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Insolvency Law

Expert guidance on all aspects of corporate and personal insolvency

06 DEC 2010

Bankrupt Comedian - no laughing matter as prison awaits

The BBC recently reported on the celebrity bankruptcy trend. A celebrity in the shape of a comedian has recently been sent to prison for insolvency related offences. The Insolvency Service (IS) note:

"Liverpool Crown Court sentence bankrupt former comedian Anthony Lee Wright, also known as Anthony Cronley, to 40 months imprisonment on Friday 4 December for attempting to pervert the course of justice and breaching bankruptcy rules. The criminal prosecution by the Department of Business, Innovation and Skills followed an investigation by The Insolvency Service.

The Insolvency Service investigation found that Mr Wright (48) attempted to conceal his interest in a property worth £108,000 by assuming the identity of ‘Anthony Cronley’, with the intention of deceiving the Official Receiver. Had he been successful in his deceit he would have prevented the property being realised for the benefit of his creditors.

Mr Wright, who was made bankrupt on 8 April 2003, was found guilty of:-

Failing to deliver up a property to a trustee in a bankruptcy, contrary to sections 354(1)(a) and 350(6) of The Insolvency Act 1986 and sentenced to 10 months imprisonment.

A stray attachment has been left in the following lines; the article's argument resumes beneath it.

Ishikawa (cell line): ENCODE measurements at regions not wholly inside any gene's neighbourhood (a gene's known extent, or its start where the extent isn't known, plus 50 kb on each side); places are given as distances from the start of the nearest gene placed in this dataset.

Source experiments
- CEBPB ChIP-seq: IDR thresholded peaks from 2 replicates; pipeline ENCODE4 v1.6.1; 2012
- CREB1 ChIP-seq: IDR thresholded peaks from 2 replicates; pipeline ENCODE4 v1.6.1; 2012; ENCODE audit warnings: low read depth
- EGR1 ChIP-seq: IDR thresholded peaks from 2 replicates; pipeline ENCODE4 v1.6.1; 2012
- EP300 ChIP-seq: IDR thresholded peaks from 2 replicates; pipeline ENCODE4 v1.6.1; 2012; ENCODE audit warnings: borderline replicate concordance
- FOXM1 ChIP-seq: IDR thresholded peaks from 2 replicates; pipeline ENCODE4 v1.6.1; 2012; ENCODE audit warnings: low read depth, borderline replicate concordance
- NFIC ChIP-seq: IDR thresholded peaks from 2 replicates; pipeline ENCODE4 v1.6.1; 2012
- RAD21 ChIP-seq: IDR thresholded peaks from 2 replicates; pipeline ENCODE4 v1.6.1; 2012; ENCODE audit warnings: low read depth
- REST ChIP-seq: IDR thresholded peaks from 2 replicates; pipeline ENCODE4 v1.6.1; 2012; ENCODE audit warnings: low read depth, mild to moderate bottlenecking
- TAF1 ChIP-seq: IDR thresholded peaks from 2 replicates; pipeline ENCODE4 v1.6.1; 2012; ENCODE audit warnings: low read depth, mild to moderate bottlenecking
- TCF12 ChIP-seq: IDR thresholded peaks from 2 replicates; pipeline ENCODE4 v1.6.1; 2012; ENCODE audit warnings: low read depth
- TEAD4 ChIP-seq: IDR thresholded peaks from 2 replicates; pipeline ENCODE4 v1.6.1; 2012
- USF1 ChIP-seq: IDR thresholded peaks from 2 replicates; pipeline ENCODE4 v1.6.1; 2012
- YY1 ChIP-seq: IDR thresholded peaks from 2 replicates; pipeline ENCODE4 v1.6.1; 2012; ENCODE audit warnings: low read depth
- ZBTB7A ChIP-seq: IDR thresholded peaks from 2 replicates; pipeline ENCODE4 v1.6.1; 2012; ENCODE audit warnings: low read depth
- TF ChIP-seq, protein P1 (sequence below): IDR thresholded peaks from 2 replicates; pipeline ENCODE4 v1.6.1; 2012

Fraud, contrary to sections 1 and 2 of the Fraud Act 2006 and sentenced to 15 months imprisonment.

Doing acts to pervert the course of public justice and sentenced to 15 months imprisonment.

The sentences are to run concurrently.

Before sentencing the Court heard that Mr Wright:-

Falsely claimed in written correspondence that he, as Mr Anthony Cronley, was not bankrupt;
Used a false passport (a crime in itself) in an attempt to support his false identity;
Instituted legal proceedings against his own trustee using the false identity in order to prevent the proceeds of a property sale from rightly going to his creditors;
Knowingly and falsely signed a ‘statement of truth’ in the legal proceedings asserting truth of the details contained in the court documents.
Commenting on the case, Graham Horne, Deputy Inspector General for the Official Receiver said:

“People struggling with debt who want to benefit from the debt relief arrangements offered by the insolvency regime must be prepared to declare all of their financial assets or face the penalty imposed on them. It is for the Official Receiver to decide which assets should be sold for the benefit of the creditors and which many be retained by the debtor.”

Dave Jones, Deputy Chief Investigation Officer, Manchester, for BIS said:

“The length of the sentence handed down to Mr Wright sends a clear message, fraudulent behaviour and perverting the course of justice are serious matters which will not be tolerated and anyone found guilty of can expect a serious punishment.”

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